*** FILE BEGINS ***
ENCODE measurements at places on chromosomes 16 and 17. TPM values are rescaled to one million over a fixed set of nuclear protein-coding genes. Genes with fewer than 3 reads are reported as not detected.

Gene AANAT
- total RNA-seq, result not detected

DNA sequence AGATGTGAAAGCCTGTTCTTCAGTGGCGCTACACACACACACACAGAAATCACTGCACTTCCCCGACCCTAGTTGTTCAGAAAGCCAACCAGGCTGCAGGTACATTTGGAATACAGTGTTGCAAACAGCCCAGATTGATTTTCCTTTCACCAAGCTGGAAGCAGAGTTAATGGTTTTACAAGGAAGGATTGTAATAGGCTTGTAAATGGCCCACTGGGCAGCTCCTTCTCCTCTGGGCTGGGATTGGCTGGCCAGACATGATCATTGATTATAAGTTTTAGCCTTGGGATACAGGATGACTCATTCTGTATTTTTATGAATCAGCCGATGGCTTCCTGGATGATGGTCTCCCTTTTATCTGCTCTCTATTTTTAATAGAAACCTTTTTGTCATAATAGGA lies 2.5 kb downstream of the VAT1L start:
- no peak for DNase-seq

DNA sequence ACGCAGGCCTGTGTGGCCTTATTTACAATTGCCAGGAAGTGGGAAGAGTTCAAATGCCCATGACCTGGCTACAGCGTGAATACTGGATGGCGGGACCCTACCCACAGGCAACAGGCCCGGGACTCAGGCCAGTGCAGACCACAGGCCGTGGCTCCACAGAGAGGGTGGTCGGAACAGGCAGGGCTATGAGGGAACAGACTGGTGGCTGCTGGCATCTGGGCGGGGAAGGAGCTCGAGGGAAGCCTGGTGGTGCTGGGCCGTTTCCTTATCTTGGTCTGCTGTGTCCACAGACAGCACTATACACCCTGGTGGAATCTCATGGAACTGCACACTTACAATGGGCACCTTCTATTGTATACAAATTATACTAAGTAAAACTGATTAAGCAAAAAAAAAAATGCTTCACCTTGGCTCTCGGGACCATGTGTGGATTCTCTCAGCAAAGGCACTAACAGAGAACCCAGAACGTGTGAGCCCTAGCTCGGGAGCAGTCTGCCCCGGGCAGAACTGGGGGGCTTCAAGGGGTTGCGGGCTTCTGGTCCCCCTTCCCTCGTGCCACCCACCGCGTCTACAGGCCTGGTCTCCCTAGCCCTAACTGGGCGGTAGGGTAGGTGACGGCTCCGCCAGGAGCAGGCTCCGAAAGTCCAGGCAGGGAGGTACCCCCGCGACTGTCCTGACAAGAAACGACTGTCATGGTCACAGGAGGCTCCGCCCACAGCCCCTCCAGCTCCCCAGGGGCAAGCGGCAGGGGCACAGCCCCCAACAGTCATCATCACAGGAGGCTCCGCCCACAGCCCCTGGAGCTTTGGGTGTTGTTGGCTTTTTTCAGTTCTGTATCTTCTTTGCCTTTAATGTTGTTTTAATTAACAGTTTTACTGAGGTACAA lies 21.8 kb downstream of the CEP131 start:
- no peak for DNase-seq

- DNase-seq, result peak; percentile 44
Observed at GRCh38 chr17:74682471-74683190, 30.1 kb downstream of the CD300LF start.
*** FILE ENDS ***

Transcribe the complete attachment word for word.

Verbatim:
ENCODE measurements at places on chromosomes 16 and 17. TPM values are rescaled to one million over a fixed set of nuclear protein-coding genes. Genes with fewer than 3 reads are reported as not detected.

Gene AANAT
- total RNA-seq, result not detected

DNA sequence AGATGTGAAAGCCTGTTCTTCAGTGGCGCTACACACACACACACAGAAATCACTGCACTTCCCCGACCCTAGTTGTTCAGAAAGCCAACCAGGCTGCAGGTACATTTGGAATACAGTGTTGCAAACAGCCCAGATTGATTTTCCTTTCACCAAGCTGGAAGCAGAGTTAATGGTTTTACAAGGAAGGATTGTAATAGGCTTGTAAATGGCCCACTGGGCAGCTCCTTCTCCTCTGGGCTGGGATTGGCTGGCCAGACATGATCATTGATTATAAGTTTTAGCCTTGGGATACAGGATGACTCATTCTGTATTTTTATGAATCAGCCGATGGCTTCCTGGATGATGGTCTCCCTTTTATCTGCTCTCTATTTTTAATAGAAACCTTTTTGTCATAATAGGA lies 2.5 kb downstream of the VAT1L start:
- no peak for DNase-seq

DNA sequence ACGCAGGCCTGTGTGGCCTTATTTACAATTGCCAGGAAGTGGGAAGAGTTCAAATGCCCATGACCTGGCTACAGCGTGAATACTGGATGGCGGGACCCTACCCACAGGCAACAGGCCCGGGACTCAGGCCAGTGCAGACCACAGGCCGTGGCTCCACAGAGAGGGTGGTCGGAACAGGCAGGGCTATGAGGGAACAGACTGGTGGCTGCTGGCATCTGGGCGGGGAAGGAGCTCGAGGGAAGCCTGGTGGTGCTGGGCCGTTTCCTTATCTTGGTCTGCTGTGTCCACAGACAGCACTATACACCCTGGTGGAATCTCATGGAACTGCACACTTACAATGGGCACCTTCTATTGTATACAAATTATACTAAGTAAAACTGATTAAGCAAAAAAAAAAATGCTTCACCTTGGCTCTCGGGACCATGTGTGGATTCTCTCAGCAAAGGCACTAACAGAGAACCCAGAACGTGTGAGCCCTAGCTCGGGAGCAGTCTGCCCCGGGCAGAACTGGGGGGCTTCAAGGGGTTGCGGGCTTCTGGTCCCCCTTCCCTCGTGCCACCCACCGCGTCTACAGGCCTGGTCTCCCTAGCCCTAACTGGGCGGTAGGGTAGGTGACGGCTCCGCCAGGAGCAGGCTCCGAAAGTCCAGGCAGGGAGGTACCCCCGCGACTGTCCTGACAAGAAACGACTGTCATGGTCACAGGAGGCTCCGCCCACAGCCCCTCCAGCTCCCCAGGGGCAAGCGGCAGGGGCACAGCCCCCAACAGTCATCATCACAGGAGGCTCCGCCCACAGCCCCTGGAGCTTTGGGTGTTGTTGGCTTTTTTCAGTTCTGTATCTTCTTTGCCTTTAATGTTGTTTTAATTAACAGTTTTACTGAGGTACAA lies 21.8 kb downstream of the CEP131 start:
- no peak for DNase-seq

- DNase-seq, result peak; percentile 44
Observed at GRCh38 chr17:74682471-74683190, 30.1 kb downstream of the CD300LF start.